Macadamia Nut Trivia

Did you know ...

The Macadamia is the youngest of the edible tree nuts, with its commercial cultivation dating from 1858. The trees were first grown for ornamental reasons until the great-tasting nut was discovered! The Macadamia nut is native to Australia and named after the Scottish-born chemist who first cultivated it, John McAdam.

 

The macadamia tree takes 7 years to bear its fruit and the Australian tree will live for over 60 years. A mature tree will produce 27 kg to 68 kg (60 to 150 pounds) of nuts a year.

 

The macadamia was introduced to Hawaii in 1882, and is one of the main production areas, together with Australia and New Zealand.

 

While all nuts are relatively high in fat, most of the fat is unsaturated. It's important to look at not only the amount of fat you eat, but also the type of fat. Saturated fat has been shown to raise blood cholesterol levels, which can increase the risk of heart attack or stroke. Unsaturated fats, such as polyunsaturated and monounsaturated fats, can actually lower low-density lipoprotein (LDL, or the "bad" cholesterol) levels.

 

All three types of fats are found in varying amounts in foods:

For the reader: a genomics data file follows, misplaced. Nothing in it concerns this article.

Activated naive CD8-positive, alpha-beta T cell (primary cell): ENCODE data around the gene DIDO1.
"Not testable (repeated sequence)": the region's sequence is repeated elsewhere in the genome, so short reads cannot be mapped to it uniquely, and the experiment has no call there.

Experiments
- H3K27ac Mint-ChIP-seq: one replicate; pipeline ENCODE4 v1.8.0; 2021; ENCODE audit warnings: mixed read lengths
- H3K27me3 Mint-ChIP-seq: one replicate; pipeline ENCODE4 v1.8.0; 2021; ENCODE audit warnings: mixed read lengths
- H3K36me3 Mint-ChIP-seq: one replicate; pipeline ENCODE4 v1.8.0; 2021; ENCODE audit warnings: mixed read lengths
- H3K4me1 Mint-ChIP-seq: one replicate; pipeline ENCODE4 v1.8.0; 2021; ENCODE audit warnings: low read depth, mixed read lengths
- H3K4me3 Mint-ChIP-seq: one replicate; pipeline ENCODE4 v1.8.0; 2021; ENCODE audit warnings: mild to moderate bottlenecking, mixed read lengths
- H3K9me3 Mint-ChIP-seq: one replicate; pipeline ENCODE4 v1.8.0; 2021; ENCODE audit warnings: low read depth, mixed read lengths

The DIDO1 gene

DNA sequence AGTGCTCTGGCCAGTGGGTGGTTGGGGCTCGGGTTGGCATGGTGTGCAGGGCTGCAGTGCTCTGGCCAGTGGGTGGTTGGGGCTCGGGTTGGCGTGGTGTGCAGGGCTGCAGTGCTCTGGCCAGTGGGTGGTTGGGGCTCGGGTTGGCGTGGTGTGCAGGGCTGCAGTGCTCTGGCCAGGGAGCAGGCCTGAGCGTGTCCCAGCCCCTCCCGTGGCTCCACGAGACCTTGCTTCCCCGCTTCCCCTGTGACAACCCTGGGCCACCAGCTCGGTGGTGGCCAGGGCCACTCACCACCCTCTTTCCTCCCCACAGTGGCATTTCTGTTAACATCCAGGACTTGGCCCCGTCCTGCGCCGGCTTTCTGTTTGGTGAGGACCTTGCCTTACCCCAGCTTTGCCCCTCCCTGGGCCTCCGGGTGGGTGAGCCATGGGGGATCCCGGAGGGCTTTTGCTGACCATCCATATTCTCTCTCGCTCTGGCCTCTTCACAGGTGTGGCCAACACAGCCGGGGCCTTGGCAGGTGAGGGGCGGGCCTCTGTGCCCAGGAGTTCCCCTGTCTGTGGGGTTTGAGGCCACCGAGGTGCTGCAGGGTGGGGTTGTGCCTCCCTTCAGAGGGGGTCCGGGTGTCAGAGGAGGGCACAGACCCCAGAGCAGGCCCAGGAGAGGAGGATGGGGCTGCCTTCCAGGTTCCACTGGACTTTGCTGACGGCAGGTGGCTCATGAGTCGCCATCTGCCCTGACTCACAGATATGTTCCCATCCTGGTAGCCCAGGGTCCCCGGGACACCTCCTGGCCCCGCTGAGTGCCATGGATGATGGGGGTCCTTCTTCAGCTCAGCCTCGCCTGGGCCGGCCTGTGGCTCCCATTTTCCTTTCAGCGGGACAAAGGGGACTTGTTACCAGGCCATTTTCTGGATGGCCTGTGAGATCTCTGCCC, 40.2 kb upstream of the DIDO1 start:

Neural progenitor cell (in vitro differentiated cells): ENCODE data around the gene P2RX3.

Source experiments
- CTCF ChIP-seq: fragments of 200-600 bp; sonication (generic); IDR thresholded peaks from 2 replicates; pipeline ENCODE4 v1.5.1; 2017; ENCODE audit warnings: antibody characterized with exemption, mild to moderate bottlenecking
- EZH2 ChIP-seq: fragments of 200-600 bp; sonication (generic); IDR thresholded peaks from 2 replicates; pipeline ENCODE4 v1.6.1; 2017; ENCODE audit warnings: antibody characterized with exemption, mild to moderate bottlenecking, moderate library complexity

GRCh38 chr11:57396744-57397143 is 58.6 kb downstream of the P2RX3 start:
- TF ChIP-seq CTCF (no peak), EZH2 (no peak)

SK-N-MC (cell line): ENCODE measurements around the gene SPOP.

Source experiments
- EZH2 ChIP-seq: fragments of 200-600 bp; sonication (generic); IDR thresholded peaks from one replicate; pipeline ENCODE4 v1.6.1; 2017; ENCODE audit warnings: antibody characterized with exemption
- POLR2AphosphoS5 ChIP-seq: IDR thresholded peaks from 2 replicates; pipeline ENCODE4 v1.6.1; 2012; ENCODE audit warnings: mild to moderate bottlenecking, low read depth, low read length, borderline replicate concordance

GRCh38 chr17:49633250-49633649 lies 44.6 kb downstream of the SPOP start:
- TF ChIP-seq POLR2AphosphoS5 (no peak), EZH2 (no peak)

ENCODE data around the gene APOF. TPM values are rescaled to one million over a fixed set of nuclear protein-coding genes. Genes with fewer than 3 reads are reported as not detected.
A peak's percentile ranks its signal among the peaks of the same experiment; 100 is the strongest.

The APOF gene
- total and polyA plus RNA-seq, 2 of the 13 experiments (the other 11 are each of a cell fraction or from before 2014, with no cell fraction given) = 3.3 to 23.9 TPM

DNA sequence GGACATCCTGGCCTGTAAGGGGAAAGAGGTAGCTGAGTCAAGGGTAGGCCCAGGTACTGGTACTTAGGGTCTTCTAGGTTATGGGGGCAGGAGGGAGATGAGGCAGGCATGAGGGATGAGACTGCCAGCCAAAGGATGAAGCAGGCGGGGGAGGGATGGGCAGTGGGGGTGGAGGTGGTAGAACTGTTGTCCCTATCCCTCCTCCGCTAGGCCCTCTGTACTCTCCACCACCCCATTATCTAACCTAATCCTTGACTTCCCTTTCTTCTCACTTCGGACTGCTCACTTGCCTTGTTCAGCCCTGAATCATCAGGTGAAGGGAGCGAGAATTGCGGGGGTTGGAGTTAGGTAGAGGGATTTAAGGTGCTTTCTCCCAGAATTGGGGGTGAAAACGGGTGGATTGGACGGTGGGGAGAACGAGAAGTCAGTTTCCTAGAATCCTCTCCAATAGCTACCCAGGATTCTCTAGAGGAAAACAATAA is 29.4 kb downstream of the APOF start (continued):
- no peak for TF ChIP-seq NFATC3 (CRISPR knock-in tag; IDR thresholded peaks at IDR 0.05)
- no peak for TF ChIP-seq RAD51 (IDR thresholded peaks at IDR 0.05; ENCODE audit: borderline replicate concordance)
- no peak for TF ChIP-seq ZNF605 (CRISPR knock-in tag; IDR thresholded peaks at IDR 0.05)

• Monounsaturated fats are often liquid at room temperature and come mostly from plant foods. Examples of foods rich in monounsaturated fats include avocado, olive oil and nuts such as almonds, cashews, hazelnuts, macadamias, pecans and pistachios.

  • Polyunsaturated fats are often liquid at room temperature and come mostly from plant foods. Examples of foods rich in polyunsaturated fats include walnuts, and safflower, corn and sunflower oils.

  • Saturated fats are often solid at room temperature and are found mostly in animal foods like lard, butter, the fat on meat and skin on chicken.

 

More on monounsaturated fats ...

 

Numerous studies have looked at the effect of monounsaturated fats on LDL cholesterol. It appears that a diet high in monounsaturated fats can reduce the level of artery-damaging LDL cholesterol without lowering HDL cholesterol (high-density lipoprotein, or "good" cholesterol). In one particular study, people who had been following a low fat diet (30 percent calories from fat) were asked to increase their fat intake to 37 percent of calories. The additional dietary fat came from almonds and was primarily monounsaturated. Even with a higher fat intake, the study participants saw a reduction in their LDL cholesterol.

 

Eating Nuts may help reduce the risk for heart disease. Recent studies have indicated that nuts may play an important role in reducing the risk for cardiovascular disease. In one study, researchers found that although the benefits were greatest for frequent nut eaters, those who ate nuts even once a week had 25% less heart disease than those who avoided nuts completely. While more research is needed, this effect may be due, in part, to the fat profile of nuts.